• Acute dermatitis solaris: acute event with painful dermatitis sharply limited to the site of exposure (no marginal scattering phenomena). The clinical relation to the triggering situation is usually clear.


  • Lymphomatoid contact dermatitis: quite analogous histological picture with acanthosis, band-shaped lmyphoid cell infiltrate, epidermotropism: clinic excludes this DD.
  • Mycosis fungoides (also other T-cell lymphomas): depending on the stage of the disease an analogous histological picture may appear. In most cases, however, a clear cell polymorphism is to be expected. Clonality studies are useful for differentiation. Finally, the summarizing evaluation of clinic and histology is decisive.
  • Atopic dermatitis: UV-triggered atopic eczema may show an analogous histological pattern.

This section has been translated automatically.

In the foreground is stringent prophylaxis (see there). Further therapeutic measures; see below reticuloid, actinic.

Internal therapy
This section has been translated automatically.

In therapy-resistant cases, systemic immunosuppression with glucocorticoids, azathioprin/cyclosporin A is necessary. An immunosuppressive combination therapy is useful in the early phase of PUVA therapy.

This section has been translated automatically.

The disease is highly chronic and tends to aggravate the symptoms by increasing light sensitivity as the duration of the disease increases. Thus, minimal exposure to light can lead to long-term eczema reactions in the affected areas.

This section has been translated automatically.

  • Protection through clothing: Covering the skin with clothing is an effective light protection with few side effects. It should be noted, however, that fabrics vary depending on the fibre, dye and especially the type and size of knitwear and that a considerable proportion of the radiation can penetrate the textile in low-density fabrics.
  • Chemical sunscreens: By absorbing UV light, these substances prevent the primary photochemical reaction in the skin. Added antioxidants additionally reduce the secondary photochemical reactions of the body's own molecules. Mainly in the UV-B range, substances from the substance groups of paraaminobenzoic acid derivatives, salicylates, camphor derivatives, cinnamic acid esters and benzimidazole derivatives absorb. So-called broadband filters such as dibenzoylmethanes and benzophenones absorb both UV-B and UV-A.
  • Physical light stabilizers: Pigments of titanium oxide, iron oxide or also zinc oxide in a particle size of 10-60 nm absorb in the range of UV light, but hardly reflect visible light. They can be used in a wide range of applications. The formation of dangerous radicals can be completely prevented by coating the pigment granules or by doping, a kind of contamination of the crystal lattice.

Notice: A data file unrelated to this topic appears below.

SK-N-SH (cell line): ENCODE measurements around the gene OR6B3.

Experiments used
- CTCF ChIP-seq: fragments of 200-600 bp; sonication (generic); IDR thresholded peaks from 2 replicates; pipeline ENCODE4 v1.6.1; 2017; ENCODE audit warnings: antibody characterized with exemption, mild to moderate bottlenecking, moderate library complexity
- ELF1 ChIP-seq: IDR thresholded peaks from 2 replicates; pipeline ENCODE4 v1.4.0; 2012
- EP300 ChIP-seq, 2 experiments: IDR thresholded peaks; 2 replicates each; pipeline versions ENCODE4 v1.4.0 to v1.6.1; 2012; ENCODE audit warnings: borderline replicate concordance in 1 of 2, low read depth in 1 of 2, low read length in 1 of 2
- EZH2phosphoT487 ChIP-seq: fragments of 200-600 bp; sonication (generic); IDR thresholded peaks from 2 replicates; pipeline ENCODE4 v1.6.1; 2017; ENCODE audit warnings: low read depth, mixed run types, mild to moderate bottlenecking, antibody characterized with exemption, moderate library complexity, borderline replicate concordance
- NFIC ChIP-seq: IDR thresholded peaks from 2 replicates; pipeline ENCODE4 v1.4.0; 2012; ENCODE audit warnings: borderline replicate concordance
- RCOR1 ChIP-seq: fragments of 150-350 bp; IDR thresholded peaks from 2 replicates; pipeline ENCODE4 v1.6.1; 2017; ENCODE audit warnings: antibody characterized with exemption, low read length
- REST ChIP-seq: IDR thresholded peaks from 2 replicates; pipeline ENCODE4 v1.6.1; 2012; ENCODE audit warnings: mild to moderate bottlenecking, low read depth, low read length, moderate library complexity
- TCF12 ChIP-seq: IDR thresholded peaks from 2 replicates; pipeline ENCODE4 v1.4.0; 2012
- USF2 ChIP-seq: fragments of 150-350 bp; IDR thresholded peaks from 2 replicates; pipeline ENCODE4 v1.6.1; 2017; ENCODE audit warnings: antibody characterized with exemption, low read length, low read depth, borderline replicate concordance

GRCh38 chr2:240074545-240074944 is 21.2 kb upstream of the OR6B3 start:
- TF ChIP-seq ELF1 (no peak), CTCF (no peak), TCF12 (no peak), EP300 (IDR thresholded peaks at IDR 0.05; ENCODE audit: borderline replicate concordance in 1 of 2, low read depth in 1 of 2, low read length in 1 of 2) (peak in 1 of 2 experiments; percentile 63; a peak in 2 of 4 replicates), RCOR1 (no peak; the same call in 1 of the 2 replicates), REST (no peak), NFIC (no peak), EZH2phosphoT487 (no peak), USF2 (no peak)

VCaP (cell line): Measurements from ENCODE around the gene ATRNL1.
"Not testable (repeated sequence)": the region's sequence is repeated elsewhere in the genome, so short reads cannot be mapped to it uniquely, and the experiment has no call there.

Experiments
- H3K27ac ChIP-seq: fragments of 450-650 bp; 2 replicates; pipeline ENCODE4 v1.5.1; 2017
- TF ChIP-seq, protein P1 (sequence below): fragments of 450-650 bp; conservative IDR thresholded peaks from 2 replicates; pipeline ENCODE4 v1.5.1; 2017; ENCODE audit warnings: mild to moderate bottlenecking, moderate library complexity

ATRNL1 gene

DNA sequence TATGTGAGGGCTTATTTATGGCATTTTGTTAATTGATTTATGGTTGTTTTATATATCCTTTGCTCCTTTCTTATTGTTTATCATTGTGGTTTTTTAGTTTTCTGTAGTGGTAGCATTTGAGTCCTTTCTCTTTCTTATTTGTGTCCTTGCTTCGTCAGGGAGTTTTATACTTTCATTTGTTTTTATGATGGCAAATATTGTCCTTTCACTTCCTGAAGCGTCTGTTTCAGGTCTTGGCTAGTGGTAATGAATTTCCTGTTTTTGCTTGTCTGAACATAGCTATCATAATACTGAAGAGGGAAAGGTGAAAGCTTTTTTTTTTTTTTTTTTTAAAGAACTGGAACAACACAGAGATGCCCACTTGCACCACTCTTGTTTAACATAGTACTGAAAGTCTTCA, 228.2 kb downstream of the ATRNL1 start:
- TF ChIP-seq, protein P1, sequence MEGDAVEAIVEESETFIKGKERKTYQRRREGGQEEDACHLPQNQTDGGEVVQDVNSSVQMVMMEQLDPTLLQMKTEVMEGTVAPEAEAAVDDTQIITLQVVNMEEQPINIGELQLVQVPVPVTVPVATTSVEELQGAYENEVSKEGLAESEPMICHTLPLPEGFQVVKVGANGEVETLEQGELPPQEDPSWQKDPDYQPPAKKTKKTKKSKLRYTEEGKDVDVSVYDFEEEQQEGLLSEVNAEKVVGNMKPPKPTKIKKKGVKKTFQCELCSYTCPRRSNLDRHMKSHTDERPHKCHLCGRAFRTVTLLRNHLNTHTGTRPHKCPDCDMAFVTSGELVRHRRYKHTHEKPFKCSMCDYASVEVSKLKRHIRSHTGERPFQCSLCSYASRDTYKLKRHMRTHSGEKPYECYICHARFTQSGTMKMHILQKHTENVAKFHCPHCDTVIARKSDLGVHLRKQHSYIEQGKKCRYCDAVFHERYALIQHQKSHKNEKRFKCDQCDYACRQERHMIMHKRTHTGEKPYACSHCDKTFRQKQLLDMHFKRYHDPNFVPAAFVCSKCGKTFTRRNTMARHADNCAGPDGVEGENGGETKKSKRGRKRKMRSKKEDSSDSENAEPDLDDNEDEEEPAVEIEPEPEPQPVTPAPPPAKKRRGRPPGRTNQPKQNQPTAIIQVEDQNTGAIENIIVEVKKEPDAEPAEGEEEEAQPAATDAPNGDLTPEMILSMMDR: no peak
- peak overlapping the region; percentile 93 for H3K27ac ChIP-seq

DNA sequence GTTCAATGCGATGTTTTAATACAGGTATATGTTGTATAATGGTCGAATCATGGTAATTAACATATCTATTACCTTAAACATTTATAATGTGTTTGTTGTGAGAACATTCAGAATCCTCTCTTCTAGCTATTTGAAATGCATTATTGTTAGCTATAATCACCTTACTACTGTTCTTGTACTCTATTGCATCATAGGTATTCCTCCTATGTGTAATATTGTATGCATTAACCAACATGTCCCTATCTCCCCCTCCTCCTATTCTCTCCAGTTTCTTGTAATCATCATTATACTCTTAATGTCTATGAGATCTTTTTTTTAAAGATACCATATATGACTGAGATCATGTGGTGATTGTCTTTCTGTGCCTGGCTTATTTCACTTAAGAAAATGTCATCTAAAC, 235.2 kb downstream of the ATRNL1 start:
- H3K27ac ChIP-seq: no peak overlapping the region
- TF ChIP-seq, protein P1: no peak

• Light-hardening: Photo(chemo)therapy or narrow band UVB in very low dosages (see also reticuloid actinic).

This section has been translated automatically.

Criteria and differentiation for the classification of chronic photosensitive eczematous skin diseases (modified according to mildness)




Photopatch test

Patch test

Persistent light reaction

Cancellous Dermatitis




Actinic reticuloid

Mycosis fungoides-like

UVB, UVA, (visible light)



Photoallergic eczema

Cancellous Dermatitis

UVB, (UVA), (visible light)



Photoaggraved endogenous eczema

Cancellous Dermatitis




Test location

Skin region not exposed to light

Test Fields

5 x 5 cm

Radiation sources

UV-A:Fluorescent lamp (Philips TL 09 N, TL 10 R)

Metal halide lamps (340 - 400 nm)

UV-B. Fluorescent lamps (Philips TL 12, 285 - 350 nm)

Visible light: Slide projector

Radiation doses

UV-A. 1.0, 10, 30 J/cm2

UV-B: 0.5, 1.0, 1.5 times MED

Visible light: 30J/cm2


24, 48, 72 h after irradiation

This section has been translated automatically.

  1. Bhari N et al (2017) Tacrolimus 0.1% ointment applied under occlusion using cling film clears chronic
    actinic dermatitis resistant to systemic treatment.Int J Dermatol 56:e139-e141.
  2. Dawe RS (2003) Diagnosis and treatment of chronic actinic dermatitis. Dermatol Ther 16: 45-51
  3. Lehmann P et al (2011) Light dermatoses: Diagnostics and overview. Dt Ärztebl 108: 135-141
  4. Ling TC et al (2003) Treatment of polymorphic light eruption. Photodermatol Photoimmunol Photomed 19: 217-227
  5. Mang R et al (2003) Sun protection during holidays. dermatologist 54: 498-505
  6. McCall CO (2003) Treatment of chronic actinic dermatitis with tacrolimus ointment. J Am Acad Dermatol 49: 775
  7. O'Gorman SM et al (2014) Photoaggravated disorders. Dermatol Clin 32:385-398
  8. Paek SYet al (2014) Chronic actinic dermatitis. Dermatol Clin 32:355-361
  9. Wolf C et al (1988) The syndrome of chronic actinic dermatitis. Dermatologist 39: 635-641
  10. Yap LM et al (2003) Chronic actinic dermatitis: A retrospective analysis of 44 cases referred to an Australian photobiology clinic. Australas J Dermatol 44: 256-262


Please ask your physician for a reliable diagnosis. This website is only meant as a reference.


Last updated on: 31.05.2021